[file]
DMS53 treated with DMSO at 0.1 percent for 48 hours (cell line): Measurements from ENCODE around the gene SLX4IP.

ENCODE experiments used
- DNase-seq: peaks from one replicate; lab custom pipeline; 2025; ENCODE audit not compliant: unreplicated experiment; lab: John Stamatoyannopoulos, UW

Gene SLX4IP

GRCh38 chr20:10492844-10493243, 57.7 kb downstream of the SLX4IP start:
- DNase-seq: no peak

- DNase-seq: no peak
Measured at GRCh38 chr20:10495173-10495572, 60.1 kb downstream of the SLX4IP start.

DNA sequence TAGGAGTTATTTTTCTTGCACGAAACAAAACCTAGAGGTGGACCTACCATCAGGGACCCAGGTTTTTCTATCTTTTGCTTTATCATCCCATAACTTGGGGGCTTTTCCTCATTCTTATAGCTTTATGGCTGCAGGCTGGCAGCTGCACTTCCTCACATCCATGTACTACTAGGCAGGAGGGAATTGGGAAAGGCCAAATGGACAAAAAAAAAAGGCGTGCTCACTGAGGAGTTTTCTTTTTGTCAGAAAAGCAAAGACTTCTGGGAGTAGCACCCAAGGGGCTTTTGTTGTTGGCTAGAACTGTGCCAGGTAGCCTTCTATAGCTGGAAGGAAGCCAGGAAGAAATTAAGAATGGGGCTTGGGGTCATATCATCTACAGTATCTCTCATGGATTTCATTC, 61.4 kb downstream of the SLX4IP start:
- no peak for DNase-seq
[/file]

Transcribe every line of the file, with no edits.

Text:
DMS53 treated with DMSO at 0.1 percent for 48 hours (cell line): Measurements from ENCODE around the gene SLX4IP.

ENCODE experiments used
- DNase-seq: peaks from one replicate; lab custom pipeline; 2025; ENCODE audit not compliant: unreplicated experiment; lab: John Stamatoyannopoulos, UW

Gene SLX4IP

GRCh38 chr20:10492844-10493243, 57.7 kb downstream of the SLX4IP start:
- DNase-seq: no peak

- DNase-seq: no peak
Measured at GRCh38 chr20:10495173-10495572, 60.1 kb downstream of the SLX4IP start.

DNA sequence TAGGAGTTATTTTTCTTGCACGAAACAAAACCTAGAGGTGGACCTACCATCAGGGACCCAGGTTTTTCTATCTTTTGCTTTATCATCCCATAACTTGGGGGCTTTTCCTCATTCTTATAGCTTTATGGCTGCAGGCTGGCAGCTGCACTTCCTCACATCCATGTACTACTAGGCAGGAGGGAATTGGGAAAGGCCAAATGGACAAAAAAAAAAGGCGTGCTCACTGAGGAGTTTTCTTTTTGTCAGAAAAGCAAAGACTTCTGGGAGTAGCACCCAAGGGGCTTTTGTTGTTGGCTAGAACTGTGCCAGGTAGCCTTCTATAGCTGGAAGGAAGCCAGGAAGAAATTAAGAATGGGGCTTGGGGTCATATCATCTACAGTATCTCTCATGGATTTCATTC, 61.4 kb downstream of the SLX4IP start:
- no peak for DNase-seq